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Friday, February 23, 2024

‘American hand in persecution of Lanka’

Prof Rajiva Wijesinha is a Sri Lankan member of parliament, and former secretary-general of the Secretariat for Coordinating the Peace Process (SCOPP) in that country. He has served as secretary to the Lankan ministry of disaster management and human rights and has been appointed as adviser on reconciliation to the President of Sri Lanka. I
n an interview to SIMRAN SODHI, Prof Wijesinha spoke about Colombo’s fears of Western pressure coming to bear on the United Nations Human Rights Council (UNHRC) resolution on Sri Lanka that is expected in this session of the UN rights body. 

The UNHRC has begun its session in Geneva and a resolution on Sri Lanka is expected soon. How do you feel about it?
I think we have reason for worry because we can’t understand this ongoing persecution. The last time a resolution on Sri Lanka was introduced, it was defeated by 29 to 12 and the Europeans were quite isolated. Later, we found out from ***Wikileaks*** what we had suspected all along ~ that the British were the moving spirit behind it. That is because of the presence of a massive Tamil diaspora in Britain.

What do you think will be India’s position on UNHRC?
I don’t know but I would be very surprised if India gave in to Western pressure.

There is a feeling in the Indian government today that things in Sri Lanka are moving slowly…
I have heard that as well and my talks with the Indian High Commissioner in Colombo have given me the impression that India feels that things are slow but I don’t think that New Delhi thinks that it is deliberate.

Why was the former Lankan army chief General Sarath Fonseka treated so badly by your government?
The President wanted to go ahead with the commitments on reconciliation right after the war with the LTTE ended. He sidelined General Fonseka because the former army chief wanted the army to draft in an additional 100,000 personnel. What really worried us about the General was that he later emerged as this hardliner being managed by Americans. The President promoted him from army chief to Chief of Staff; he went to the USA soon after and resigned upon his return to Lanka.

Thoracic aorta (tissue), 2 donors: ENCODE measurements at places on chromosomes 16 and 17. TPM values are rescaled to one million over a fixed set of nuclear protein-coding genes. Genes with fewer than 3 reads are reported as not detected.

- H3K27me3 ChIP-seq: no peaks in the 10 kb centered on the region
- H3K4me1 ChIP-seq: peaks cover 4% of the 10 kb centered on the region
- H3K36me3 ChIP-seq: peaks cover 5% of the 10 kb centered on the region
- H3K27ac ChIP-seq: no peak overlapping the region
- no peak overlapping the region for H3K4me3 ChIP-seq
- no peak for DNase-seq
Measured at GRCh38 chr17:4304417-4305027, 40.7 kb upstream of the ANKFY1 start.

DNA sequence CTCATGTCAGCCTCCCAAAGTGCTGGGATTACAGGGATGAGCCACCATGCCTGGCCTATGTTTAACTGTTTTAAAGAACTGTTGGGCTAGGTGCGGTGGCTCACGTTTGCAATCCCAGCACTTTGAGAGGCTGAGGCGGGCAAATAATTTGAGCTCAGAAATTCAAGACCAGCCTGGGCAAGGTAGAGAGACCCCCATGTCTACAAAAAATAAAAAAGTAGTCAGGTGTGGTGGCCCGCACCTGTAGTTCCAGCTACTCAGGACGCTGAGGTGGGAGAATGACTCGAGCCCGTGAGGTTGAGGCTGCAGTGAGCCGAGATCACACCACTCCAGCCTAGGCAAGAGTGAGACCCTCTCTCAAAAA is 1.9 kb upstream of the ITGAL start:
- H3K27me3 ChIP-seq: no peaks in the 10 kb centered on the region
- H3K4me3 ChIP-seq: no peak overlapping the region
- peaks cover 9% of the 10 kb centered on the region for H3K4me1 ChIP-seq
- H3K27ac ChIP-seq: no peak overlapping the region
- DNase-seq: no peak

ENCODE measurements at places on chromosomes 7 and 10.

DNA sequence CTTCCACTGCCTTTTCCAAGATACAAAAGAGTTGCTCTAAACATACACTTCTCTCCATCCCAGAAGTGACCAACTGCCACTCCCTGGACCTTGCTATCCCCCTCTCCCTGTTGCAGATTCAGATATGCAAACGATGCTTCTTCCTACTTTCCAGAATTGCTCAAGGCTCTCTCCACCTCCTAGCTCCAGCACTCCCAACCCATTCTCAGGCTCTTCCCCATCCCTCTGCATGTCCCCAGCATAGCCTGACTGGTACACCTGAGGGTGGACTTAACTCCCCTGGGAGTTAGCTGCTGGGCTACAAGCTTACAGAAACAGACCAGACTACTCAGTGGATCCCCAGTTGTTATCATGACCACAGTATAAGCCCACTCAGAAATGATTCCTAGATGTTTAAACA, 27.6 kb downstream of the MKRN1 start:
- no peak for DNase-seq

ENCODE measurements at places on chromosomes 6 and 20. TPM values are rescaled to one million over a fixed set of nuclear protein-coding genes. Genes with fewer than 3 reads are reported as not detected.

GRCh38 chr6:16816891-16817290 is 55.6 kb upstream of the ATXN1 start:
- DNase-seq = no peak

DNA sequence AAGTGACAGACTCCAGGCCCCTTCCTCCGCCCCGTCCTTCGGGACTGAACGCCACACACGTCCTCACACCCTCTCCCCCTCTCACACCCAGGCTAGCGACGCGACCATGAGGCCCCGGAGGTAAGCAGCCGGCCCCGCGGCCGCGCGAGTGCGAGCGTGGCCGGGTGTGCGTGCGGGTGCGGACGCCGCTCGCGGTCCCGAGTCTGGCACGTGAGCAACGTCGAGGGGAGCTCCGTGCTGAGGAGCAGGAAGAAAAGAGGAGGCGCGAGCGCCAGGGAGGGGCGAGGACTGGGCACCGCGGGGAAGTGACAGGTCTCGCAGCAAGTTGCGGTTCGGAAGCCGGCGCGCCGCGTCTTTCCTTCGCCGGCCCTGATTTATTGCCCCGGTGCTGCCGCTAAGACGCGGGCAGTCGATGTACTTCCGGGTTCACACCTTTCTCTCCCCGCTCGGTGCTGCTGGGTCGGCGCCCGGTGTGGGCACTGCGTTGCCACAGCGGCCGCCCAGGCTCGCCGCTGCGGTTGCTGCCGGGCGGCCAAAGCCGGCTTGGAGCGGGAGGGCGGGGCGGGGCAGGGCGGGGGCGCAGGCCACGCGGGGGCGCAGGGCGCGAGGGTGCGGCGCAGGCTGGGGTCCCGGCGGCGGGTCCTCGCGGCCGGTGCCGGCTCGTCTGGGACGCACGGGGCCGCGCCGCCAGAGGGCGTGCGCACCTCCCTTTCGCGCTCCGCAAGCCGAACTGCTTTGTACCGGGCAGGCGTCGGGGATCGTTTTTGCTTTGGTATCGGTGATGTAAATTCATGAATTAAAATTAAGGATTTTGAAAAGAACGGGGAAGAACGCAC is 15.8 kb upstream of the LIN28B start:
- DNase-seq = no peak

Are you suggesting that there was an American hand behind all this?
We are absolutely sure of it and we have evidence that one or two other Generals had approached by the Americans. I also don’t think it was the US defence department, which was very supportive of us, but the US state department that is playing a double game. The reason could be that it feels that China has a big influence here and it prefers a regime that will be amenable to it ~ something President Rajapakse is not.

The Lessons Learnt and Reconciliation Commission (LLRC)’s blames the LTTE for civilian causalities but when it comes to the Lankan army, it describes civilian causalities caused by it as “accidental”…
A: That is true. I personally travelled to war-torn areas and think the LLRC findings are very true.

Q: What is your estimate of civilian causalities during the conflict?
I have said consistently that the number of civilian causalities was about 5,000.

Why is Sri Lanka afraid of an independent inquiry?
Isn’t it very arrogant of you to ask Sri Lanka to have an independent inquiry? Has India ever allowed a foreign inquiry? India is in a position to not allow anyone to tell it how to run the country but Sri Lanka is a small country. There is much interference in our country and we have to make it crystal clear that we do not want this.

So, you are rejecting an inquiry by the UN as well?
Yes, because the UN is not independent.

What about devolution of power to Tamils? Does federalism work for Sri Lanka?
On the political front, there has been a request made by the Tamil National Alliance to expand on the 13th Amendment. There is one massive flaw in this amendment in that it united the north and the east by what was called a sleight of hand. Federalism works in a multifarious society where you don’t have dichotomy, like in India or the USA. The problem in Sri Lanka is similar to what they have in Canada where one sees a dichotomy between the French speakers and the English speakers. And even though I think TNA is sincere when they say we don’t want a separate state, there are some people in TNA who think federalism is a stepping stone to a separate state.

Are you afraid of the LTTE making a comeback?
No, not in Sri Lanka. The resurgence you refer to is happening abroad. Foreign nations are the ones who fund it. TNA itself is torn between extremists and moderates but we also need security.


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